Coconut Palm Sugar Part 1: The low-glycemic Sweetener
Posted on December 19 2015
Written by: Jeff Grimm | NP-C, FAARM, ABAARM
We understand the negative effects of cane sugar on human health. That is why we use 100% organic and GMO free coconut sugar in our products. Recent reports indicate that coconut blossom sugar (coconut sugar) may be considered a low-glycemic sweetener alternative*.
What is the glycemic index? The glycemic index, or GI index, is basically a measure of how quickly a substance converts into sugar in the bloodstream after you eat it. Often foods high on the GI scale are “hidden” sources of sugar. Medical experts agree that it is not high fat diets that are causing chronic disease (though they may play a part), but the overwhelming amount of high-glycemic foods in the Western diet. One of our favorite documentaries that highlights this fact is Fed-up; currently available on Netflix http://dvd.netflix.com/Movie/Fed-Up/70299287.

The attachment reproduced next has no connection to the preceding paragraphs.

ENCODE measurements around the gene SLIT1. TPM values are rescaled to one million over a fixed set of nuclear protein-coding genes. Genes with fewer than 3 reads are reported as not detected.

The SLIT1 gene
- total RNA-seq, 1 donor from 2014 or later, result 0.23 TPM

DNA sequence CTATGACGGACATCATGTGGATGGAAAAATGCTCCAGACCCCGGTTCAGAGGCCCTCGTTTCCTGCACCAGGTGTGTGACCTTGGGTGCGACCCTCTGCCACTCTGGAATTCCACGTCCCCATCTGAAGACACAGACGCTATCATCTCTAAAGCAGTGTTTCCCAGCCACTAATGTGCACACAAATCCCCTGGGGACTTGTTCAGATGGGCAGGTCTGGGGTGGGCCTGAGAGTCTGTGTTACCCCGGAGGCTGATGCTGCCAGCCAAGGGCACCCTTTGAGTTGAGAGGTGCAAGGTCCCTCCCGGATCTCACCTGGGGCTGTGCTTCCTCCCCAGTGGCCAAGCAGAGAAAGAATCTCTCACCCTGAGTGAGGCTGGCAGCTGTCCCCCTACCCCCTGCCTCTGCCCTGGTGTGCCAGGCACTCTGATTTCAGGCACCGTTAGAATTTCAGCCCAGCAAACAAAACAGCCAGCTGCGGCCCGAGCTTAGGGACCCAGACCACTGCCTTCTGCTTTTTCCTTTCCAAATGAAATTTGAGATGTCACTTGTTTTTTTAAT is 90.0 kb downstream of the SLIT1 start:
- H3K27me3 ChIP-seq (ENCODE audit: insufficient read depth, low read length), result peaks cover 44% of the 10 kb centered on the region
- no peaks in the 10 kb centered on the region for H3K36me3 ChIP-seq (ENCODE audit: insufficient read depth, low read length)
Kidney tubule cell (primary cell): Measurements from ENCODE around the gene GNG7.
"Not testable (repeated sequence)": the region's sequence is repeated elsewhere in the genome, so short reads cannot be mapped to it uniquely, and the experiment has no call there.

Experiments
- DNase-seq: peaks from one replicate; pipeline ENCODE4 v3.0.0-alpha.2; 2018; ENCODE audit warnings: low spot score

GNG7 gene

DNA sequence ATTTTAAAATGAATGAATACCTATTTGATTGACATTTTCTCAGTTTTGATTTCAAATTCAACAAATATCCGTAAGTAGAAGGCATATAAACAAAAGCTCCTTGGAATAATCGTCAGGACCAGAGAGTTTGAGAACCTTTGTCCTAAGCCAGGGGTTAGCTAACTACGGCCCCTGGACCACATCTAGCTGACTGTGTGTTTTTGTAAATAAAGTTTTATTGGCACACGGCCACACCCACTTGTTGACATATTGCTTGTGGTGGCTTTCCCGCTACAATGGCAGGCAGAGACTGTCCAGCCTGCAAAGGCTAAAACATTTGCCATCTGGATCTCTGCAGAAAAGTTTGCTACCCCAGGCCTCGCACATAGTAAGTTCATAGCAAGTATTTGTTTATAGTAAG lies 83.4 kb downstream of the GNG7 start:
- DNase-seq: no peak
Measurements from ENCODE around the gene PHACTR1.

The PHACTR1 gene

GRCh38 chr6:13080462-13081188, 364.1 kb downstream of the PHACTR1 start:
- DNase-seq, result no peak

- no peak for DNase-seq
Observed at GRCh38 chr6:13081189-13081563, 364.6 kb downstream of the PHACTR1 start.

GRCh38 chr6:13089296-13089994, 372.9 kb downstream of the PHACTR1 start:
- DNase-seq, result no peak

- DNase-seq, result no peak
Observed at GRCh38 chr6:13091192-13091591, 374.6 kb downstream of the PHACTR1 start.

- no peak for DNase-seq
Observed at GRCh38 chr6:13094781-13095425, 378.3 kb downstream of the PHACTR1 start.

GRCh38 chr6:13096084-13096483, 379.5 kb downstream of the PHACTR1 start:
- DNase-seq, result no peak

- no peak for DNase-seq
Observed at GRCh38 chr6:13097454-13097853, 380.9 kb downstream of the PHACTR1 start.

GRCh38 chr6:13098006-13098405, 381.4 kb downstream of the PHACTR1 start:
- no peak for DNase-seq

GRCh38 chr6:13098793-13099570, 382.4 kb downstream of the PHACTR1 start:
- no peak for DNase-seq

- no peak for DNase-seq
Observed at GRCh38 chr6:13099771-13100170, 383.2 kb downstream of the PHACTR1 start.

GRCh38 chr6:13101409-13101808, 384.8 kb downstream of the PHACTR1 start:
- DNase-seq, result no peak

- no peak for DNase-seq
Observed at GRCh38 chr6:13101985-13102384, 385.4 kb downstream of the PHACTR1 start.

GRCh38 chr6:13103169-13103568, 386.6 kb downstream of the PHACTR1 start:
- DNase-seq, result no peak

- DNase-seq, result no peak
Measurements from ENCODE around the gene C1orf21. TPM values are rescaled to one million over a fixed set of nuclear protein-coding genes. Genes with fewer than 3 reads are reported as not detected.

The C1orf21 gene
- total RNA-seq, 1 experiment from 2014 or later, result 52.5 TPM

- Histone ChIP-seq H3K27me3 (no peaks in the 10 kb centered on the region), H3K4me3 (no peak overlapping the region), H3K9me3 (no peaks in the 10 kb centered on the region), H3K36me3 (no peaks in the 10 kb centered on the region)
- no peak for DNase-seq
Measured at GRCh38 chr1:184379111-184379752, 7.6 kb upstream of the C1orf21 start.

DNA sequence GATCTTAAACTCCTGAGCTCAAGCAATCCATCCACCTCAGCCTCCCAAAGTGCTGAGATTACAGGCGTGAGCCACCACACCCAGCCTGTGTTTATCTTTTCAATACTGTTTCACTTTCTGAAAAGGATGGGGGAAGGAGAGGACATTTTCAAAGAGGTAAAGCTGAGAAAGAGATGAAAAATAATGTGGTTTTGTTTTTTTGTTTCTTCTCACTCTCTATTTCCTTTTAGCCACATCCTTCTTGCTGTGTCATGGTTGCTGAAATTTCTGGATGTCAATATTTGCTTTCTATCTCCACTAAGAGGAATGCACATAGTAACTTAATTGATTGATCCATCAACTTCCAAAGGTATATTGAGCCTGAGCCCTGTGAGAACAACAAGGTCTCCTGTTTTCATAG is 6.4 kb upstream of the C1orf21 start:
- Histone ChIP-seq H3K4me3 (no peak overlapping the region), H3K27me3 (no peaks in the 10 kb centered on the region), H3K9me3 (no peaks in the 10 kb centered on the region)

We now know that foods high in sugar age us faster. Our diet has many times the amount of sugar as compared to 200 years ago. In 1800, the average American consumed 18 pounds of sugar a year. The figure in 2009 was 180 pounds of sugar! We are literally consuming 10x the amount of sugar in our diets as compared to 200 years ago. An important note: Not all carbs are bad! We are concerned mainly with carbs that turn to sugar quickly.
How does the GI index work. Essentially, if a food is <50, it does not produce as much rise in serum glucose (blood sugar) levels. If over 50, it is considered a high GI food. Here are some shocking examples of foods that are high on the GI index.
russet potatoes: 110 on the GI index!
- fruit roll-ups: 99 GI
- whole wheat bread: 71 GI
- instant oatmeal: 83 GI
- humus: 6 GI
- honey: 61 GI
A more exhaustive list can be found here http://j.mp/L2ge1I
So now the question you are all dying to ask…. What is the glycemic index of coconut sugar?
Well, according the the Phillipine Department of Agriculture, the GI index of coconut sugar is only……. 35!